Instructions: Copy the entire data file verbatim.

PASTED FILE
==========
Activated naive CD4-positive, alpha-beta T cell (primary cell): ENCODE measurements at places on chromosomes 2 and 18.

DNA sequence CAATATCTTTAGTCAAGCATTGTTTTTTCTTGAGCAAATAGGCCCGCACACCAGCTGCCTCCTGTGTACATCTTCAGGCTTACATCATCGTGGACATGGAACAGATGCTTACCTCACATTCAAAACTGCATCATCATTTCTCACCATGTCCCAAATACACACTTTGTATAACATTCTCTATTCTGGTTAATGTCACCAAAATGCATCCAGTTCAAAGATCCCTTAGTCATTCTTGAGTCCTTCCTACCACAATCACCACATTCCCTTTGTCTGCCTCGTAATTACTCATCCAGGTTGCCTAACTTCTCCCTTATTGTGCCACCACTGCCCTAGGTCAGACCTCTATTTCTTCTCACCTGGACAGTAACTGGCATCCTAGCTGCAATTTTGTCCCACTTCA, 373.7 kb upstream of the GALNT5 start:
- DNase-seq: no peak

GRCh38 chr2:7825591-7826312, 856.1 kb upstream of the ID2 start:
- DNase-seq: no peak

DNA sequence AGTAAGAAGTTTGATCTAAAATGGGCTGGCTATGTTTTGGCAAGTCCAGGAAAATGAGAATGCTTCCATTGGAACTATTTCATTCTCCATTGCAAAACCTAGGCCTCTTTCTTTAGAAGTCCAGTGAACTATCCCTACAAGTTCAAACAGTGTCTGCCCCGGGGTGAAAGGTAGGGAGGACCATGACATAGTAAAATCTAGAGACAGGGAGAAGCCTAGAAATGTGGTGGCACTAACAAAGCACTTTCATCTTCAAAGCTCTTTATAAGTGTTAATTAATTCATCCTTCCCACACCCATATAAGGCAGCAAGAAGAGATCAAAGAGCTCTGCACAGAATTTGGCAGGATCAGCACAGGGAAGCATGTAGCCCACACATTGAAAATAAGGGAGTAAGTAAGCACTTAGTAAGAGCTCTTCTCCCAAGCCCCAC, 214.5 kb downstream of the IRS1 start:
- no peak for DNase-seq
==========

Activated naive CD4-positive, alpha-beta T cell (primary cell): ENCODE measurements at places on chromosomes 2 and 18.

DNA sequence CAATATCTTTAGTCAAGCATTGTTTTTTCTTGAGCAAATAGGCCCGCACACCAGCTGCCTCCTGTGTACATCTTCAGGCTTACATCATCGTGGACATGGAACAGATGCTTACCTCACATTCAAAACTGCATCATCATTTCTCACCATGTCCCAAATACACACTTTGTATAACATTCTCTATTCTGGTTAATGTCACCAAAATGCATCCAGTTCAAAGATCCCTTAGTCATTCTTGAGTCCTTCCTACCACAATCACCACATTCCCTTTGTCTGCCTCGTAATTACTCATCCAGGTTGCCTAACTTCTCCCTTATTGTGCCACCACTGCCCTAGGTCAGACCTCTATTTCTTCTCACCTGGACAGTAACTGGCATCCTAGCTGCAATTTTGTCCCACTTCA, 373.7 kb upstream of the GALNT5 start:
- DNase-seq: no peak

GRCh38 chr2:7825591-7826312, 856.1 kb upstream of the ID2 start:
- DNase-seq: no peak

DNA sequence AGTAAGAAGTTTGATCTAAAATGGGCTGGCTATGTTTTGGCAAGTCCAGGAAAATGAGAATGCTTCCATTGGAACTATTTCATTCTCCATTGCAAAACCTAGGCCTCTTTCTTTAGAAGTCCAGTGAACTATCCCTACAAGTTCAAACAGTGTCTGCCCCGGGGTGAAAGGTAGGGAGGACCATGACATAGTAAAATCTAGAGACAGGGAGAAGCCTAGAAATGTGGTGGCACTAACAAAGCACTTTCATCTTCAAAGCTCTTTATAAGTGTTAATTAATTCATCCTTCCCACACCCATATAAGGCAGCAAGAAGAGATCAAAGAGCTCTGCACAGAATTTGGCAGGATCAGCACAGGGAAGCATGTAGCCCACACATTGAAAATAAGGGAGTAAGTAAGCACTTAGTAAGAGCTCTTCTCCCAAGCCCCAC, 214.5 kb downstream of the IRS1 start:
- no peak for DNase-seq